It was on Deeshaa.org. that I first read about this book. A beautiful tree. It is about authors experience about how the poor, not the poor people like me but the most desperately poor people try to educate their children. His experiences were from various countries such as India, Ghana, Kenya and China. The name of the book comes from what Gandhiji use to call the pre-colonial education system.
Here was another source pointing to the phenomenon of private schools for the poor — why weren’t they better known then? The PROBE team’s findings on the quality of public schools were even more startling. When their researchers had called unannounced on a large random sample of government schools, in only half was there any “teaching activity” at all!
In fully one-third, the principal was absent. The report gave touching examples of parents who were struggling against the odds to keep children in school, but whose children were clearly learning next to nothing. Children’s work was “at best casually checked.” [Read Excerpts]
In the light of government passing a “right to education” bill this is a fact that will put anyone to think. If the public schooling system over which government spends astronomical sums is not adequate for all the poor to get them self decent education what do they do?
Unfortunately for the government as well as the NGOs would love paint a rosy picture that they are the only ones to serve the poor, that whatever they are doing is enough while the private schooling is only for the richer class.
James Tooley finds his own discovery surprising. It seemed that in many places the public education was not good enough. Despite better buildings, free or cheaper education the schools fared very bad at the thing that mattered. That is educating the children. The teachers dint turn up, they treated the kids as slaves etc etc.
The private schools for poor were run by the business minded among the poor themselves. The fees ranged from Rs 200 to 600 a year in countries like Ghana where as around Rs. 100 per month in Hyderabad. It was affordable for those poor and they preferred this private education over the government-run schools. These people run the schools as a profit making business despite such low fees. Far from ripping off the public they offered completely free education who could not even afford these minimal fees.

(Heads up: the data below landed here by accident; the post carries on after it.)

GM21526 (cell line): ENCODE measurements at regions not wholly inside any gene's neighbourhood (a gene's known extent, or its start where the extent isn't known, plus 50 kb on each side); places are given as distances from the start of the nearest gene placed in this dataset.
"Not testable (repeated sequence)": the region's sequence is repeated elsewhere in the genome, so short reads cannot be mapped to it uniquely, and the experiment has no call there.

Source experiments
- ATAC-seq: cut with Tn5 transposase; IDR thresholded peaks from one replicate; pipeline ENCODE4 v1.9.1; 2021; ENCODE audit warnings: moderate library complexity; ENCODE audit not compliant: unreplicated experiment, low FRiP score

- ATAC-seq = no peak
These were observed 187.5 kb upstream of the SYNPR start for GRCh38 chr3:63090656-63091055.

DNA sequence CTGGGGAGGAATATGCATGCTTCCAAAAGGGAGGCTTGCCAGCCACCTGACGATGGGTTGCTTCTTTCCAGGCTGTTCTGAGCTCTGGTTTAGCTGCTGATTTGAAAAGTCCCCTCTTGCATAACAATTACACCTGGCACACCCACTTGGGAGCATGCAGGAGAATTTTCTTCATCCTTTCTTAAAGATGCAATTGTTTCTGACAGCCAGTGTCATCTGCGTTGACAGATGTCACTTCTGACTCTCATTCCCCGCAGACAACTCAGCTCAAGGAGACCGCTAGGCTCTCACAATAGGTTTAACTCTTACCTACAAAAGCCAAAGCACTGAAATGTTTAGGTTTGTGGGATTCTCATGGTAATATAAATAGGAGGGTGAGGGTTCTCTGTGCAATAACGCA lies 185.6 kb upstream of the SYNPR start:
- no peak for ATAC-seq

The best part is that James finds everyone in denial about the very existence of these schools. He notices that right from world bank officials to the district level education administrations denies that there are private schools for poor. If they exist, they claim, they are only to rip off the poor. James finds that the truth is exactly the opposite. He notes that parental love and entrepreneurship among the poor can be a major contributing factor in getting poor educated.
I have always felt that it is the government that has failed to give way to it’s people’s aspirations by constantly misguiding them. The schemes like NREGS actually handicap the poor. They make them dependent on government dole. The public education system with absolutely no accountability to the public it serves actually prevents the children from getting better education.
Whether it is education or occupation, poor people certainly starve for more. They also show tremendous ability to innovate within their spheres of existence. Mumbai’s dabbawalahs to Pan shop owner you can see them struggling for existence by constantly innovating. I am especially very impressed with the kids that market very weird products in the Mumbai locals. The way they talk would put TeleBrands t.v. anchors to shame.
I guess it works this way. The government pumps in more money to show people that it cares about the education. But then it is like trying to hold water in a mesh. No matter how much money you pump in it disappears without showing results. The reasons for this inefficiency are far deeper and shameful than the government would like to admit. Hence it attributes its own failure to more lack of funds.
Rich countries like USA, Japan and institutions like World Bank provide more and more money to various government projects. In due course of time everyone finds incentives in blaming “lack of funds” fo
r the inadequate results. The rot continues.
James Tooley is certainly deeply concerned about the education system world over. This book explores the facts which no one ever bothered to bring in front. It is really worth a read for anyone who cares about education system.